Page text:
Full steam ahead for ATK’s SLS booster drive
ATK are making good progress on both the initial five segment boosters, set to launch with the opening launches of the Space Launch System (SLS), and the Advanced Boosters that may provide yet more power to the Heavy Lift Launch Vehicle (HLV) in the late 2020s.
SLS Five Segment Booster:
Following the success of the three static fire tests of the five segment motor that was initially set to launch Ares I – before being re-purposed for the SLS – ATK are now deep into their preparations for the next major milestone, the Qualification Motor -1 (QM-1) test, which is set to take place at the end of this year.
The three Demonstration Motor (DM) firings provided a vast amount of data on the longer version of the booster that became famous during the Space Shuttle Program (SSP), with the most recent test – DM-3 – being the most heavily instrumented solid rocket motor in NASA history, with a total of 37 test objectives measured through more than 970 instruments.
The results of the DM tests have allowed ATK to complete the booster’s Preliminary Design Review (PDR) in conjunction with NASA, a milestone review that was conducted well within the planned schedule path for the opening SLS launch in 2017. The booster element for SLS currently enjoys around one year of margin.
The opening SLS mission, known as Exploration Mission -1 (EM-1), will involve two of the new five segment motors heading to the Kennedy Space Center (KSC) for Booster Integration (BI) processing, with the flow almost mirroring that used during the 30 year career of the Space Shuttle.
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“The booster PDR was successful and speaks to the importance of a collaborative design process with our NASA customer” noted Fred Brasfield, ATK vice president, Next-generation Booster.
With the successful completion of PDR, the SLS booster team at ATK can now advance the design toward the Critical Design Review (CDR). This review will come after the next static fire involving QM-1.
Despite a slight slip in the schedule – mainly related to an issue with the aft segment of the QM-1, which was found to have about a two foot-wide area where propellant had debonded from the inside of the segment wall – the QM-1 segments are now building up at the test site at Promontory, Utah.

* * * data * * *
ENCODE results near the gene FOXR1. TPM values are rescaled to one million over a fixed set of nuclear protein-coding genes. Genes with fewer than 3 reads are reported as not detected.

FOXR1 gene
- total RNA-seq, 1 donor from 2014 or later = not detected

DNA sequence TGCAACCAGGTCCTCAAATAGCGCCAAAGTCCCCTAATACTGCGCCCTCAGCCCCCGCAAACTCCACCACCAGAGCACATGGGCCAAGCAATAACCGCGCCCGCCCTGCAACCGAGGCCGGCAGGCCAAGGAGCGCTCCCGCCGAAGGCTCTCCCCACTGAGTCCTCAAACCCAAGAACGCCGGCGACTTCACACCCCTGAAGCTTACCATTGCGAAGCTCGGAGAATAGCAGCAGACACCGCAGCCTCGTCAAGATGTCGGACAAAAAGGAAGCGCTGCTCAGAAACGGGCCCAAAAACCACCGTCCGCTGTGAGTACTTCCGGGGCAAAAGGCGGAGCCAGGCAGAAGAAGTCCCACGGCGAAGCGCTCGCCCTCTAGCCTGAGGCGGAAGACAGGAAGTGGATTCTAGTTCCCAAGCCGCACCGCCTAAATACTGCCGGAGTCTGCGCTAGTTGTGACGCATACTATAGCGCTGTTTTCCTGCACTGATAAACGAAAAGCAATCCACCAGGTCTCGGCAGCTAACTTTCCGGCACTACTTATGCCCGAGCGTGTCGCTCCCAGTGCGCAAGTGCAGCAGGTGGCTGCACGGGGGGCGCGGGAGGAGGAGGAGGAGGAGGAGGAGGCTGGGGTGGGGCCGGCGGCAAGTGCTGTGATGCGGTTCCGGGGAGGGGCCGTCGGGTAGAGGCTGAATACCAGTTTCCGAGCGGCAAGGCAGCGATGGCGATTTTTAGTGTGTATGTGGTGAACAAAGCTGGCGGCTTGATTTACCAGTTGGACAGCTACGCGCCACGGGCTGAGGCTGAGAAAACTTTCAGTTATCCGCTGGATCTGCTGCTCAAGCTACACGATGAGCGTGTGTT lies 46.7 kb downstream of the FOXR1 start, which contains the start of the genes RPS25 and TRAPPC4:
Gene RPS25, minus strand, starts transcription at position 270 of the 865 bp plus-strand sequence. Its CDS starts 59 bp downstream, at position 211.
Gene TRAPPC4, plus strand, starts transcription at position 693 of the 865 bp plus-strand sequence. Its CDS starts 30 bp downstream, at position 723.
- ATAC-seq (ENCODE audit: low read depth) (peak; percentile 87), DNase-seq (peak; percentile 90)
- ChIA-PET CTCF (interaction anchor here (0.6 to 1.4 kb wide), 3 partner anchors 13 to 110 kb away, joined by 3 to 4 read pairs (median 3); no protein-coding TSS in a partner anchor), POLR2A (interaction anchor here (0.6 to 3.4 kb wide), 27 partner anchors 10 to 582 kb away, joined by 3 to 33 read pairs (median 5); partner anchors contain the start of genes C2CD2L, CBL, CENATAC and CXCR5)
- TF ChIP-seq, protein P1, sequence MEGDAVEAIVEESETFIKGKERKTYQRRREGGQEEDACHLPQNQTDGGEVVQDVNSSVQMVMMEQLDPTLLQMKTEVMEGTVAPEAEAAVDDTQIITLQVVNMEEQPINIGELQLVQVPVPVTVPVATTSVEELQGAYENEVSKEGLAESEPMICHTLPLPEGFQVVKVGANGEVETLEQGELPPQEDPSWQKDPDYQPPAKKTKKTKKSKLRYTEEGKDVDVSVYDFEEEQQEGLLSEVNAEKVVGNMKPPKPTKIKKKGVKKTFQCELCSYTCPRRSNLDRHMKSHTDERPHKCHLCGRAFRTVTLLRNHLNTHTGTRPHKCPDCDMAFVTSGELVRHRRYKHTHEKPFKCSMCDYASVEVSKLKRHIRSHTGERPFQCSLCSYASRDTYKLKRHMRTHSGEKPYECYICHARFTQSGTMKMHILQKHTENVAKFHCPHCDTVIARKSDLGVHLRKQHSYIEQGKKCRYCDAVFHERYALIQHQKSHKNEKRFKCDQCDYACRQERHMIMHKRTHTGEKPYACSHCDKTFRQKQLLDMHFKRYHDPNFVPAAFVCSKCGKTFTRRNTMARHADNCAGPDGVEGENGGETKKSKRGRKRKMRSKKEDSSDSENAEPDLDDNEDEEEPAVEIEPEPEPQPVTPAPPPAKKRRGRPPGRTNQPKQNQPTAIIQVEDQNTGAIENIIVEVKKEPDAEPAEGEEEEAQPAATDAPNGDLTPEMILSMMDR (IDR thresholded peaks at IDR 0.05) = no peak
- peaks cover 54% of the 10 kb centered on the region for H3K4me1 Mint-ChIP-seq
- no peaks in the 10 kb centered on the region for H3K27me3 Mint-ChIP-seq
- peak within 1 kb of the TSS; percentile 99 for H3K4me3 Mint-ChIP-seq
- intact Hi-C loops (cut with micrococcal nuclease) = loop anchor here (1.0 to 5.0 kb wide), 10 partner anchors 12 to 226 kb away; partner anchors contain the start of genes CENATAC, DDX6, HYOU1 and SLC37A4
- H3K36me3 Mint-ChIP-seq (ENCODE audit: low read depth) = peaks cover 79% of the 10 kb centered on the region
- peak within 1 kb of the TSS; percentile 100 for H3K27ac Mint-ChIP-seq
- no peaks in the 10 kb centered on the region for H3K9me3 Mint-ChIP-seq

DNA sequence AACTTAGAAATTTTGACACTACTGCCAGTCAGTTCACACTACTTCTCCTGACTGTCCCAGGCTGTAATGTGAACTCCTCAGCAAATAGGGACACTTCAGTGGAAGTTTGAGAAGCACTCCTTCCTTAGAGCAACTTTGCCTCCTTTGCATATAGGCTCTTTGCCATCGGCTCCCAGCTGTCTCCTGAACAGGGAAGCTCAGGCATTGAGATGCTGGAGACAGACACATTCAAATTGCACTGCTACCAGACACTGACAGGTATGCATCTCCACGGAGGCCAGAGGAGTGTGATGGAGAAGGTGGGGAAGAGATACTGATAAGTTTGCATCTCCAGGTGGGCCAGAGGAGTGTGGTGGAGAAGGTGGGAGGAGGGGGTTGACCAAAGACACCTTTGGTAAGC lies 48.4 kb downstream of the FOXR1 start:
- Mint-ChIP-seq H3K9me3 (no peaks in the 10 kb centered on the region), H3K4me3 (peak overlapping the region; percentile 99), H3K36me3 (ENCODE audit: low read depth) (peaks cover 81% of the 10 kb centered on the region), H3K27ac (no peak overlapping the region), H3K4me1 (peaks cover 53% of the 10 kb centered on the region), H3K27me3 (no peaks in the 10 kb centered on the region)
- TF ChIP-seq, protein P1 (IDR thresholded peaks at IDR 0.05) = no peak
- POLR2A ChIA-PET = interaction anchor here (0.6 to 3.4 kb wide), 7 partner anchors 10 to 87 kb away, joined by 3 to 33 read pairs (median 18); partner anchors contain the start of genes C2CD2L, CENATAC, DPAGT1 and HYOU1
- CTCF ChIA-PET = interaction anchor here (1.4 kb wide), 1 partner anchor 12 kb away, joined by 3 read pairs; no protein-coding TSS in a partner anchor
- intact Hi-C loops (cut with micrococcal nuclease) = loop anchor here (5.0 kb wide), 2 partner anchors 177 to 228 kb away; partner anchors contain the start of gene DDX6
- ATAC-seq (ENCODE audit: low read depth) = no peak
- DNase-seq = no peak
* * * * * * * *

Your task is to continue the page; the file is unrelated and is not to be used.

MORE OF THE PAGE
At present, engineers have both the forward and center segments being placed into position at the home of the booster test firings.
SLS Advanced Booster:
The five segment boosters will continue to provide the bulk of SLS’ launch power during first stage flight through into the second half of the 2020s.
Following that, SLS will receive an additional boost via the addition of “Advanced Boosters”, enabling SLS to evolve to a launch vehicle capable of lofting 130mT of payload – deemed a requirement for missions to Mars.
Several companies are in the early stages of developing their proposals under NASA’s SLS Advanced Booster Engineering Demonstration and/or Risk Reduction (ABEDRR) procurement, ranging from solid to liquid options – such as Dynetics Inc./Pratt & Whitney Rocketdyne (PWR), who are proposing the use of the famous Saturn V F-1 engines to advance SLS’ capability to launch payloads of up to 150mT to orbit.
ATK’s own proposal – as outlined in a presentation acquired by L2 – builds on their legacy with the four and five segment boosters, with a motor that is “advanced” on several levels, by “provid(ing) NASA the capability for the SLS to achieve 130 mT payload with significant margin, utilizing a booster that is 40 percent less expensive and 24 percent more reliable than the current SLS booster.”
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The company’s proposal includes a higher ISP density of the propellent, boosting payload performance by nearly 25,000lbm, yet saving $9.2m in costs per booster. With the increased operating pressure, improved propellant, tailored thrust profile, increased expansion ratio all combine to provide a 15.1mT boost to the SLS’ payload capability.
Around six months into the development process, ATK’s Advanced Booster NASA Research Announcement (NRA) team is working to overcome key technological challenges and reduce the overall risk posture of an Advanced Booster.
According to ATK, some of the current Advanced Booster tasks are being worked on by the Propellant/Liner/Insulation (PLI) Integrated Product Team (IPT), who are tackling the challenge of developing a high-performance, low-cost PLI system.
Not unlike testing different mixes of paint at a hardware store, the PLI IPT are busy establishing a design of experiments (DOE) matrix, cooking up 66 unique propellant mixes to test candidate propellant formulations for burn rate performance and mechanical property characteristics.
ATK note that several “families” of solid propellant formulations are being evaluated in the DOE, with multiple variations within these families undergoing testing to select the best formulation within each family to pursue further testing within larger scale mixes.
The team working on the mixes include expert propellant chemists Ingvar Wallace, Jay Shuler and Michael Smith, who are attempting to select the best mix by the early part of this summer, ahead of the favored propellant formulation being tested in the NRA’s 92-inch diameter integrated static test in early 2015.
Lead Image: Screenshot from the amazing 220mb super slow-mo DM-3 Five Seg Motor Ground Test Video – available in L2 – LINK).
(Other Images: Via ATK, NASA and L2 content from L2’s SLS specific L2 section, which includes, presentations, videos, graphics and internal – interactive with actual SLS engineers – updates on the SLS and HLV, available on no other site.)
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